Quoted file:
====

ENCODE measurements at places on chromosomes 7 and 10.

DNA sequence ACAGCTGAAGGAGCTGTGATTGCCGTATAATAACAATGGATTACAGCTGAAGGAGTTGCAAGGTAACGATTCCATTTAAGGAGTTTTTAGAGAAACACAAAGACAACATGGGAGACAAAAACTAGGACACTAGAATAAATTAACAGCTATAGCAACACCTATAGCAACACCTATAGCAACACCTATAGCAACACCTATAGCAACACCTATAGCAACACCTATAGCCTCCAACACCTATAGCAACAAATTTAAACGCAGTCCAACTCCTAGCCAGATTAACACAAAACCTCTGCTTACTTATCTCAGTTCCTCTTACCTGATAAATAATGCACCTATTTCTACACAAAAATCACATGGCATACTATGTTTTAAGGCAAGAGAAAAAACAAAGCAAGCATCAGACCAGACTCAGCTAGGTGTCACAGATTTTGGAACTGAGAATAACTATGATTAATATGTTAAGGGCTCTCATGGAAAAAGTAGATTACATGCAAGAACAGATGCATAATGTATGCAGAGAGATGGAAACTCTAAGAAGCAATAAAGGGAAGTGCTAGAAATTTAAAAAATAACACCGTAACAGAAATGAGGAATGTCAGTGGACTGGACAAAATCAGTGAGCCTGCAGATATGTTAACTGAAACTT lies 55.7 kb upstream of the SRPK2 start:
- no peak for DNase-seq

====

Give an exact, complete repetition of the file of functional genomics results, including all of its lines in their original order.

ENCODE measurements at places on chromosomes 7 and 10.

DNA sequence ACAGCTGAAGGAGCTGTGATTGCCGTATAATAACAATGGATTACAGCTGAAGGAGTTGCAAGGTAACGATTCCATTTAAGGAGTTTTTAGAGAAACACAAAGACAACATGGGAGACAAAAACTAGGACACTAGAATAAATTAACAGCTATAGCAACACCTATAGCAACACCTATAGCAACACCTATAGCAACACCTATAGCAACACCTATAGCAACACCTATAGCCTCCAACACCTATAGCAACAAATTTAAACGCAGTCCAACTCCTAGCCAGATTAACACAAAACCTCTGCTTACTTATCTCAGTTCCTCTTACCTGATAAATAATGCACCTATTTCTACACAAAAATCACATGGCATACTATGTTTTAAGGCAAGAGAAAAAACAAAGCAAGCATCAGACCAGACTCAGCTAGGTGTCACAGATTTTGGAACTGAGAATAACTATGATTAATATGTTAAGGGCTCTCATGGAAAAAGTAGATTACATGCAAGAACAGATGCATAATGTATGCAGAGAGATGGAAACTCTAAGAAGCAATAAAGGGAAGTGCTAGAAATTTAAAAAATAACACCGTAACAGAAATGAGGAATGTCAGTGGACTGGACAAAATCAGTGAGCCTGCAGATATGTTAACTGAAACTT lies 55.7 kb upstream of the SRPK2 start:
- no peak for DNase-seq